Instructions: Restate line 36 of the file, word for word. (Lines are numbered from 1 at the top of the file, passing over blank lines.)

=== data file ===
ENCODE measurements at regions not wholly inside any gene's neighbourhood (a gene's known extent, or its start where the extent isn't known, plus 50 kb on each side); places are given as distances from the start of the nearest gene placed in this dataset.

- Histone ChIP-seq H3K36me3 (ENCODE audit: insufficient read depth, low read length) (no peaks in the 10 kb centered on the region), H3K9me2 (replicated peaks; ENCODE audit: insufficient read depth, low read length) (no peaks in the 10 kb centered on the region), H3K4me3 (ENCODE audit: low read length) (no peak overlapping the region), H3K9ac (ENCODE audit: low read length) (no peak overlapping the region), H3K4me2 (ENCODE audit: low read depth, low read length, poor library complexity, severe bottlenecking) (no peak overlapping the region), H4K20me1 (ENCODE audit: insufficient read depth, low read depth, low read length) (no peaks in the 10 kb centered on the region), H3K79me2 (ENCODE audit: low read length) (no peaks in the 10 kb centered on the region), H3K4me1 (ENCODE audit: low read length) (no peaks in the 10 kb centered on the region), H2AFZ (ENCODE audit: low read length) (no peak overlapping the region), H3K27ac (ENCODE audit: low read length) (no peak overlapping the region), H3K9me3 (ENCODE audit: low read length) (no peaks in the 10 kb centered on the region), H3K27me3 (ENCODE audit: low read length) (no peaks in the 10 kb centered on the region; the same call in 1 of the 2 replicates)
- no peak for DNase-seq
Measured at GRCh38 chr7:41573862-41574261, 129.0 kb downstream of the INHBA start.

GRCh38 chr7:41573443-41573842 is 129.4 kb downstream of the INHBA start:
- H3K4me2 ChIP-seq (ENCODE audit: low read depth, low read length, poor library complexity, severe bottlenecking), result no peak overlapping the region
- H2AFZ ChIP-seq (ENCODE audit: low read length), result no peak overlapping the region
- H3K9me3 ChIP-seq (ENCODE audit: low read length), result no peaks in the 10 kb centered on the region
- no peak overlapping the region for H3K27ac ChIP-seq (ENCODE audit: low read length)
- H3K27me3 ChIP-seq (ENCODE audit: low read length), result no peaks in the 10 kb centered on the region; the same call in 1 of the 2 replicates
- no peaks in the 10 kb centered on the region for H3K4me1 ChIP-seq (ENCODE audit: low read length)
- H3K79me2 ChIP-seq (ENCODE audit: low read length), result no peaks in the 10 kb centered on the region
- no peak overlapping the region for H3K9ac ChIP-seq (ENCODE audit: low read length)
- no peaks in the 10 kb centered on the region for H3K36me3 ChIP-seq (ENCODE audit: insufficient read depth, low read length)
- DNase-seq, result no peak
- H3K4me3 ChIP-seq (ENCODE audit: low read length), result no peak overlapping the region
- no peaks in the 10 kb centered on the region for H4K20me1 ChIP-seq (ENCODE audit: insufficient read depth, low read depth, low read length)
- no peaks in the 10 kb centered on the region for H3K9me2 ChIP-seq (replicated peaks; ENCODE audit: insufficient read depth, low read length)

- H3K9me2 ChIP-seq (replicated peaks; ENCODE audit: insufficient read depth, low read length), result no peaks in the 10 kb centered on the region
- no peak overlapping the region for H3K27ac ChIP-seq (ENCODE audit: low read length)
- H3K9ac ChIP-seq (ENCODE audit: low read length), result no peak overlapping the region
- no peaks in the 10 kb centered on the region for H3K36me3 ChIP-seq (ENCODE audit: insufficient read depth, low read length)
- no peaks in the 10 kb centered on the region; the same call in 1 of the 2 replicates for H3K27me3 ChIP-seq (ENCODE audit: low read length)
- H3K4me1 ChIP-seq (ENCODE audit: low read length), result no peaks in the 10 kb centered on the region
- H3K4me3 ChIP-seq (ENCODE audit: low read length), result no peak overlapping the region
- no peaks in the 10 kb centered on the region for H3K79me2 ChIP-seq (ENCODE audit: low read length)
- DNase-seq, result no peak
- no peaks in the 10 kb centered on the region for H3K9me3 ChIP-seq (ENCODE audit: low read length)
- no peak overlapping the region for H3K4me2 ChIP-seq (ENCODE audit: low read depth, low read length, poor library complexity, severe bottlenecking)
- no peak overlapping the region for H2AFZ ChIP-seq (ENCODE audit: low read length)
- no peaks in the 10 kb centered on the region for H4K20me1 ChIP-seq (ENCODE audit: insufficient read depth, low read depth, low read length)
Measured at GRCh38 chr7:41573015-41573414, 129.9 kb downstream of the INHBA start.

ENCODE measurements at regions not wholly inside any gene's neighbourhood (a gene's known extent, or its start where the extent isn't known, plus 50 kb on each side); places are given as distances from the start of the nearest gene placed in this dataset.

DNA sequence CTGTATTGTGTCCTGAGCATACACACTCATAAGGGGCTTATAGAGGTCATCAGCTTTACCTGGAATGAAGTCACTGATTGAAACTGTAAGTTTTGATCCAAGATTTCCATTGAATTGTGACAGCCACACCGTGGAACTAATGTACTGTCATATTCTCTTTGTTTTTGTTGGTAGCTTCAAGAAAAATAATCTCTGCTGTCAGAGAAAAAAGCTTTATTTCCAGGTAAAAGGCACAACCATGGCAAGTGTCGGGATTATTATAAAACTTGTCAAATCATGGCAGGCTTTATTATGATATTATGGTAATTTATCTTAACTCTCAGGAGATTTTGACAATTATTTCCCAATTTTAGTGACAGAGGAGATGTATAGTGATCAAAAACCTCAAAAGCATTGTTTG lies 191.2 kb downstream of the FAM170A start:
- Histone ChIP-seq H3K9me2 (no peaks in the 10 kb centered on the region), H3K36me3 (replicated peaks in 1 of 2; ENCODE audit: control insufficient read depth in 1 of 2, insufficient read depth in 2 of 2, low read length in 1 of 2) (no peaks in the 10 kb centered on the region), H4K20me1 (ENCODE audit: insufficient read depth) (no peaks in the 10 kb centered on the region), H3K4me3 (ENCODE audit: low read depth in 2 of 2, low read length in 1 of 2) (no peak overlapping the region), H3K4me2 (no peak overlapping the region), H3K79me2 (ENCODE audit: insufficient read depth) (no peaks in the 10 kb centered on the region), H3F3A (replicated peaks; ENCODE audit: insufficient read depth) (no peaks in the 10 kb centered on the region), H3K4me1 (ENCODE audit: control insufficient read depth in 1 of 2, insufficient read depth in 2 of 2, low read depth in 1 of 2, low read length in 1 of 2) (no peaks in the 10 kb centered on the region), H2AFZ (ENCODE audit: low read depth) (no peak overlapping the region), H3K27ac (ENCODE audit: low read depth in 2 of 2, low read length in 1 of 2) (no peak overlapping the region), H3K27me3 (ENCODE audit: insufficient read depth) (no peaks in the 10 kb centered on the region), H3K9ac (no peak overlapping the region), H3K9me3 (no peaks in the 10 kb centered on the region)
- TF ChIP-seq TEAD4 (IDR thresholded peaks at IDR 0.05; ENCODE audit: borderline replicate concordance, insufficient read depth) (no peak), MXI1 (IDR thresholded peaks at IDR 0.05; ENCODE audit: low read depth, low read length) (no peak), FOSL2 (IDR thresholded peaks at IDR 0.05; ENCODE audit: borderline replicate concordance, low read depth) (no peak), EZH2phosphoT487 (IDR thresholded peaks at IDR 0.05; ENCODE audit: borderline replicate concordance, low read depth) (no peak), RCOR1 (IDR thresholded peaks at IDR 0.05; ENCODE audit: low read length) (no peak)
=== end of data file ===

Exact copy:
- TF ChIP-seq TEAD4 (IDR thresholded peaks at IDR 0.05; ENCODE audit: borderline replicate concordance, insufficient read depth) (no peak), MXI1 (IDR thresholded peaks at IDR 0.05; ENCODE audit: low read depth, low read length) (no peak), FOSL2 (IDR thresholded peaks at IDR 0.05; ENCODE audit: borderline replicate concordance, low read depth) (no peak), EZH2phosphoT487 (IDR thresholded peaks at IDR 0.05; ENCODE audit: borderline replicate concordance, low read depth) (no peak), RCOR1 (IDR thresholded peaks at IDR 0.05; ENCODE audit: low read length) (no peak)